It says a lot about the disaster that's unfolding for the Beijing games that the withdrawal of an Olympic favorite caused hardly a ripple. And why should it when bigger stories are brewing? It's possible that:

A forced shutdown of Beijing's factories and power plants during the games will throw China into an economic downturn.

Diversion of safe food to the Olympic Village will cause food riots elsewhere in China.

The transfer of 80 billion gallons of water -- equal to the annual water consumption of Tucson, Ariz., a city of 535,000 -- from Shaanxi and other provinces in northwestern China will shut down factories and agriculture in the region.

Yes, the Beijing Olympics, which were supposed to showcase China to the world, are still likely to provide exactly the kind of prestige-building extravaganza that the country's leaders had hoped for. But domestically, the games are quickly turning into an economic and political disaster. Once upon a time -- maybe six months ago -- investors (including yours truly) looked on the Olympics as a guarantee that China's stock market and economy would keep chugging along through the summer. "Safe until August" was the mantra.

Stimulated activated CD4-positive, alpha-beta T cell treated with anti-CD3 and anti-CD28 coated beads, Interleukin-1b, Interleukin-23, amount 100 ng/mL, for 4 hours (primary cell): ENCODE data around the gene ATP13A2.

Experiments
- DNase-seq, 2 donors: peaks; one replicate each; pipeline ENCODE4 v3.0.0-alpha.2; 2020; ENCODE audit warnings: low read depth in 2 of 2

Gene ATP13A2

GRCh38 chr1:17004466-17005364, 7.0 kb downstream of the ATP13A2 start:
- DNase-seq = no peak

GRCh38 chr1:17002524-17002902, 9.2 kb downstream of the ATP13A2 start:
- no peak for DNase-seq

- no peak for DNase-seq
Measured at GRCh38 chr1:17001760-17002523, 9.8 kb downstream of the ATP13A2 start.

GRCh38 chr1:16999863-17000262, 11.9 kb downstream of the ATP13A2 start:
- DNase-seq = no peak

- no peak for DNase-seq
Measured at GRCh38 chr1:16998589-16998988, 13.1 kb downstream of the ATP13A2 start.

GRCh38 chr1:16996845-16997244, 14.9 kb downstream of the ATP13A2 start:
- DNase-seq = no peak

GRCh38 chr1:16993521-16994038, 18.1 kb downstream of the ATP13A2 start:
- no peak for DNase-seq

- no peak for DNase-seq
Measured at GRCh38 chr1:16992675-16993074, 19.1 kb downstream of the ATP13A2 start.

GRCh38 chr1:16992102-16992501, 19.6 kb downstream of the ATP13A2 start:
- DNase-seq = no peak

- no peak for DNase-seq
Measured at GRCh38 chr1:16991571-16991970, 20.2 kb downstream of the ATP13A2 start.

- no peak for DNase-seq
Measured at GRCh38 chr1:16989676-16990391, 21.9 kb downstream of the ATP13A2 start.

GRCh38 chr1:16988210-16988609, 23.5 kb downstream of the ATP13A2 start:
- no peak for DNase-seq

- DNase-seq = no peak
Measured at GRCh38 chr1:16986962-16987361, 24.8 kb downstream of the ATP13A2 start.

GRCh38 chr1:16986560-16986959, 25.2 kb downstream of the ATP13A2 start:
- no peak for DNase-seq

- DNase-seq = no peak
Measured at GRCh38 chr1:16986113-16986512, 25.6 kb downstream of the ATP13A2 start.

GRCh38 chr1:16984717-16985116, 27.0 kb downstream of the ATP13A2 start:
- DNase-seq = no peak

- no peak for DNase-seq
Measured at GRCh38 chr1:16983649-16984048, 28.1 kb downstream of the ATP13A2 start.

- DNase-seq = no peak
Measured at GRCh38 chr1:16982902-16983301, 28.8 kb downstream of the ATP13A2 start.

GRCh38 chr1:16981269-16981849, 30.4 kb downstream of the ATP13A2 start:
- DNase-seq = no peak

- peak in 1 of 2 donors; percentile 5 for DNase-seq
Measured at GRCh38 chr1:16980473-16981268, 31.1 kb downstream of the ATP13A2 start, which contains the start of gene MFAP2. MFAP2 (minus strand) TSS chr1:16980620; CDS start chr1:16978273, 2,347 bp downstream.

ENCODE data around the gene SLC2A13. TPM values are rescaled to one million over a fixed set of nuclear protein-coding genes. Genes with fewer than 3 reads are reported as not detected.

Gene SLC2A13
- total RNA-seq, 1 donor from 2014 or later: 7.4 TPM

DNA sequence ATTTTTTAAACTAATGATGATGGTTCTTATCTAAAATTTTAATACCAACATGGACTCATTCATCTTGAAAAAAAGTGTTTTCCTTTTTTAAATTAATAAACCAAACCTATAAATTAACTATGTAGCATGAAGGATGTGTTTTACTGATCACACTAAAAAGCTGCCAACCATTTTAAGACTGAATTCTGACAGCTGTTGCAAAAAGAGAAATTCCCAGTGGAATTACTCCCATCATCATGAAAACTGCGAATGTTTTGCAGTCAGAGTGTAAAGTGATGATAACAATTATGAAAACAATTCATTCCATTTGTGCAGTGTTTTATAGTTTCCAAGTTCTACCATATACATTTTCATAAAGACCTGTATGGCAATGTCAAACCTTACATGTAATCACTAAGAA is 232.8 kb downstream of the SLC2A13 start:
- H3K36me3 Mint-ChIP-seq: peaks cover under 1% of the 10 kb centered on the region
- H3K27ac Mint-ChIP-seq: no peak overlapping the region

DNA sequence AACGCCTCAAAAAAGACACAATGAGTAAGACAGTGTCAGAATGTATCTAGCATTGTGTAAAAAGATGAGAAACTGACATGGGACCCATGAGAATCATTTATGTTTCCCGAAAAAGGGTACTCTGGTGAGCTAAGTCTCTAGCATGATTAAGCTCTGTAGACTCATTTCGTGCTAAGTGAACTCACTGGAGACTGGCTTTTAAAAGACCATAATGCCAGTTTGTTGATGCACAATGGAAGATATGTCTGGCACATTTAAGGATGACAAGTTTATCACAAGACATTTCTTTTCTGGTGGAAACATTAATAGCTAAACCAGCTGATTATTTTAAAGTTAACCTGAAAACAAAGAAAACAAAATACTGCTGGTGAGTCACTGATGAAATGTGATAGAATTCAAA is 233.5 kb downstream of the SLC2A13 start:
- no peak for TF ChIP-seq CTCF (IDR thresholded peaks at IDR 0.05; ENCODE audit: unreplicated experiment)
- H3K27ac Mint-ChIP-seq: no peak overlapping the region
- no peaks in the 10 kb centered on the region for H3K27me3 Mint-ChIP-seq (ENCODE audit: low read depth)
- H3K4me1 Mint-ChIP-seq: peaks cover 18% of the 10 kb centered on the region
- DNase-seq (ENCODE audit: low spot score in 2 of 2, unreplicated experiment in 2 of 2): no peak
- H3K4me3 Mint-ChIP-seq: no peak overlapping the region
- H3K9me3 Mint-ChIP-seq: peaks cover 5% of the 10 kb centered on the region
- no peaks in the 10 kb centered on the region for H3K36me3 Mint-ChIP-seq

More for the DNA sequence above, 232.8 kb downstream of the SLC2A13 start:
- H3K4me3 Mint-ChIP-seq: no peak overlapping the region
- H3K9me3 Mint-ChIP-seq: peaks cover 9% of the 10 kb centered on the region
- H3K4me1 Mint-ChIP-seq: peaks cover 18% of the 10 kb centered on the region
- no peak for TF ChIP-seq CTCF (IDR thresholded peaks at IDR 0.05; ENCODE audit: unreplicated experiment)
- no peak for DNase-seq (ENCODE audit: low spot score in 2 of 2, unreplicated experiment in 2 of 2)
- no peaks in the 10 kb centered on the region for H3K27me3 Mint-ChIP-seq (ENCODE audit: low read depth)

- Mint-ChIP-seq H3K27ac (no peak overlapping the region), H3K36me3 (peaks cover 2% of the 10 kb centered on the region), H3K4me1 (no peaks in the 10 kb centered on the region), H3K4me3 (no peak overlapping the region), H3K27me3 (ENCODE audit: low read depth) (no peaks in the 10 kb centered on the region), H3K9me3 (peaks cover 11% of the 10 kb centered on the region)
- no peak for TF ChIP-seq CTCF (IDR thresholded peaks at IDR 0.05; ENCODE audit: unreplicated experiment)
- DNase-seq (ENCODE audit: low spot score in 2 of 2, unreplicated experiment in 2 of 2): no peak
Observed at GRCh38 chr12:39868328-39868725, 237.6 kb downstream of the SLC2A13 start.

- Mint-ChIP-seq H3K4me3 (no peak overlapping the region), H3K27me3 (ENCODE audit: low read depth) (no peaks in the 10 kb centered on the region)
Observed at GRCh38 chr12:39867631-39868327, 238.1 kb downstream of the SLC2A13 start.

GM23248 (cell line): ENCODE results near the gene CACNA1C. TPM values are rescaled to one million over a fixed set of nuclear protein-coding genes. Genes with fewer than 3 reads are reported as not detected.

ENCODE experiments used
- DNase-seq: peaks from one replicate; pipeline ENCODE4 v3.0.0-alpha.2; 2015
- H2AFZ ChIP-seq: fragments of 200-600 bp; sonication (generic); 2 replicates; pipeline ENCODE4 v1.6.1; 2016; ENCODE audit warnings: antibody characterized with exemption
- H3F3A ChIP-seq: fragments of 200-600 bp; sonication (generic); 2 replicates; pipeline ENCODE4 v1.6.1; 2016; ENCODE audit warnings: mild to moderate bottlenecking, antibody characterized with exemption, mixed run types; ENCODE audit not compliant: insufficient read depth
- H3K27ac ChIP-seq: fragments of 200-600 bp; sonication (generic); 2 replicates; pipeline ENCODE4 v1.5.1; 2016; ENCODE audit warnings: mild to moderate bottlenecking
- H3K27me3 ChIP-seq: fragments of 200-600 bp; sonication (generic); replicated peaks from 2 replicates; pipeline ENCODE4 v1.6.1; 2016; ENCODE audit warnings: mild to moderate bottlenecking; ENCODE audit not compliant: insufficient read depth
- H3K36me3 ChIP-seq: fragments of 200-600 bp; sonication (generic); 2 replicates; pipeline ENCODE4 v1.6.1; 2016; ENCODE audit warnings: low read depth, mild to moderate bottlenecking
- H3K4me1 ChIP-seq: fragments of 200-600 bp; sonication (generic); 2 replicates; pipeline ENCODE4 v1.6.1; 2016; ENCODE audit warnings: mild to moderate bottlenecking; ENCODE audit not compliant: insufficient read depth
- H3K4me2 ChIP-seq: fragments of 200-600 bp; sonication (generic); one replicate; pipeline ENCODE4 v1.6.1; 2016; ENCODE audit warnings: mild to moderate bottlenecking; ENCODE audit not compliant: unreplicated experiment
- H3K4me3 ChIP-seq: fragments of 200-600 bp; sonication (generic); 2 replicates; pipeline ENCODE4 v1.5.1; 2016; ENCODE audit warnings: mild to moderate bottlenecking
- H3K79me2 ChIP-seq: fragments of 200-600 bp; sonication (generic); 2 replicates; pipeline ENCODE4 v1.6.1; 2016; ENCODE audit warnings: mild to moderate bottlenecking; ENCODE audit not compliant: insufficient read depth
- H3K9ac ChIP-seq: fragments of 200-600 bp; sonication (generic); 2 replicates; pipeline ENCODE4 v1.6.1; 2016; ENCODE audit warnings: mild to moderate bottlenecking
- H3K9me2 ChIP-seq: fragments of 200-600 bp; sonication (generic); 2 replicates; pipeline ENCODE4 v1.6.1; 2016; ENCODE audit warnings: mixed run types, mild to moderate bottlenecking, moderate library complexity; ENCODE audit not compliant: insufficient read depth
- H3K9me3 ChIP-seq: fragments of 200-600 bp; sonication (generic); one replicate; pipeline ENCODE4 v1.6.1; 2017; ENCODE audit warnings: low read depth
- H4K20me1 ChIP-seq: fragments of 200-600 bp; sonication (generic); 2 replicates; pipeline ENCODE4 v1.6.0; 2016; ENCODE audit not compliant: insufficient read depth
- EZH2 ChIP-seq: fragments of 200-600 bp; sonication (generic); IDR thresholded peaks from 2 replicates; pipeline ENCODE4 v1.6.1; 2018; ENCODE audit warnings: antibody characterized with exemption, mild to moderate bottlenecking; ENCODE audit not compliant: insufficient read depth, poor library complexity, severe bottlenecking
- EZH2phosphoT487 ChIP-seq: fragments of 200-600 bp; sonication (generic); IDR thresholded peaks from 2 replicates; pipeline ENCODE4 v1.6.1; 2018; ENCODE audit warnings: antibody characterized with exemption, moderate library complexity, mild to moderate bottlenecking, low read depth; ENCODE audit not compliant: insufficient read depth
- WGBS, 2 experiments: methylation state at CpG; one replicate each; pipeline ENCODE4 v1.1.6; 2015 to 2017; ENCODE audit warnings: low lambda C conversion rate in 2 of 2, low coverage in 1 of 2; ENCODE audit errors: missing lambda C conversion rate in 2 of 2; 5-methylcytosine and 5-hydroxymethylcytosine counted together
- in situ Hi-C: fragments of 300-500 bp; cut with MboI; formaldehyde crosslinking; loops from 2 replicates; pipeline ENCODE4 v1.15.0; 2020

Now, it increasingly looks like the games themselves could be the catalyst for a significant downturn in China's stock market and economy.

Just recently former Olympic speedskater Joey Cheek had his visa revoked by Chinese authorities Wednesday, hours before he was set to travel to Beijing to promote his effort urging China to help make peace in the war-torn Darfur section of Sudan.

Cheek, the president and co-founder of a collection of Olympic athletes known as Team Darfur, was planning to spend about two weeks in China, when he received an unexpected call from authorities.

The 2006 American gold medalist said they told him they were denying him entrance into the country and were "not required to give a reason."

"I didn't see it coming," Cheek said. "I figured once they gave me a visa, I wouldn't imagine they wouldn't allow me to come in later. That was a big shock. I wasn't expecting to get a call the evening before I was leaving for Beijing."

Cheek told The Los Angeles Times that he intends to meet with Chinese officials in Washington on Wednesday morning.

White House press secretary Dana Perino said the U.S. would protest China's decision to deny the visa.

One of Cheek's key initiatives was urging the international community to persuade Sudan to observe the ancient tradition of the Olympic truce during the Beijing Games.